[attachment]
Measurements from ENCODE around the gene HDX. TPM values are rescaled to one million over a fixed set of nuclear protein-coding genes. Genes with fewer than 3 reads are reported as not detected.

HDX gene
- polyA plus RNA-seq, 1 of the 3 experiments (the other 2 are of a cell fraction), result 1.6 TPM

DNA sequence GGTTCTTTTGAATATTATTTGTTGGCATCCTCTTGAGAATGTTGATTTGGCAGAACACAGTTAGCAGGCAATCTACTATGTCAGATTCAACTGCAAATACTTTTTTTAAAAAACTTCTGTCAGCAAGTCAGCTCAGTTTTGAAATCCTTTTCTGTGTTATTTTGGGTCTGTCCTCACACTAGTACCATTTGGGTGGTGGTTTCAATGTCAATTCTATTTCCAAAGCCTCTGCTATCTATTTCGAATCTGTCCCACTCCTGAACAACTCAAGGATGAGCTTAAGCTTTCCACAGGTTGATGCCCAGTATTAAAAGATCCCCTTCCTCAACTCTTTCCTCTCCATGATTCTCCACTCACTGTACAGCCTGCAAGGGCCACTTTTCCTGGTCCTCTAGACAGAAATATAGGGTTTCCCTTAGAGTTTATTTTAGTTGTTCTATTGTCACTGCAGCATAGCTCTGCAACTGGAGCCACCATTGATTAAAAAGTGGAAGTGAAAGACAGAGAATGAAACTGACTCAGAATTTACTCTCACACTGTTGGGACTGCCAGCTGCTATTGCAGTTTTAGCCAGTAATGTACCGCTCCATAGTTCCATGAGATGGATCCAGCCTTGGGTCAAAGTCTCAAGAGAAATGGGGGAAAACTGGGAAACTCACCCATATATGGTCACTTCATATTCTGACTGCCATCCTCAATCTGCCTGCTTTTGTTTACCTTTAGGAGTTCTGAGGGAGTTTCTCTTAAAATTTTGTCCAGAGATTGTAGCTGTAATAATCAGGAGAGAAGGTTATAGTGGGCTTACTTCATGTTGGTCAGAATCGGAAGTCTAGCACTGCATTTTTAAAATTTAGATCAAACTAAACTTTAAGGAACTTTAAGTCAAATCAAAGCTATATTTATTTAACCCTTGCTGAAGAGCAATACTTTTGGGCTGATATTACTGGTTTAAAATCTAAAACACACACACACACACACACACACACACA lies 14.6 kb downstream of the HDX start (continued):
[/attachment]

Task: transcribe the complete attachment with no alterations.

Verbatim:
Measurements from ENCODE around the gene HDX. TPM values are rescaled to one million over a fixed set of nuclear protein-coding genes. Genes with fewer than 3 reads are reported as not detected.

HDX gene
- polyA plus RNA-seq, 1 of the 3 experiments (the other 2 are of a cell fraction), result 1.6 TPM

DNA sequence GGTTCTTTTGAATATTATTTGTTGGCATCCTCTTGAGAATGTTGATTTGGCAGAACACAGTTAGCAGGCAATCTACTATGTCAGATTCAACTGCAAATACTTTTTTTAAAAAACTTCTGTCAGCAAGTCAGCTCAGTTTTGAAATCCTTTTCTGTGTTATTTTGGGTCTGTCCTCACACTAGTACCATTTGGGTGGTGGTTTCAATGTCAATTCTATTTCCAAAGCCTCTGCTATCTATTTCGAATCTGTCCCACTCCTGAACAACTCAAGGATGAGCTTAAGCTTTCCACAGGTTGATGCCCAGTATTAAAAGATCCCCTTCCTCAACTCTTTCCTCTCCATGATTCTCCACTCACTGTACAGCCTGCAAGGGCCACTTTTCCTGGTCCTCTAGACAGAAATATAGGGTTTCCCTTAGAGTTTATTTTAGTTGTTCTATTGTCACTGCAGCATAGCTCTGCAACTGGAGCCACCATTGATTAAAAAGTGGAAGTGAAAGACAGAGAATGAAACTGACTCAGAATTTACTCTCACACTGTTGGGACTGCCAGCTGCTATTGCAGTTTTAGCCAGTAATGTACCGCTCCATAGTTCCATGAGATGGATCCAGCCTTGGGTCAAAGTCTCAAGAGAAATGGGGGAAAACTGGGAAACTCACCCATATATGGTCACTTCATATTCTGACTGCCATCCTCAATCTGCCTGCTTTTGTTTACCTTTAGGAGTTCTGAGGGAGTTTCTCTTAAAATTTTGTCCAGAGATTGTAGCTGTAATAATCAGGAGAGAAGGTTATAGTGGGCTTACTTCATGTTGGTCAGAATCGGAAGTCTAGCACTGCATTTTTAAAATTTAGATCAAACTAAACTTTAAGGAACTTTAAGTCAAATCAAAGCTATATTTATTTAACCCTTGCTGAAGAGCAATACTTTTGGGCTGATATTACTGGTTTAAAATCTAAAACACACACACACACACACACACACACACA lies 14.6 kb downstream of the HDX start (continued):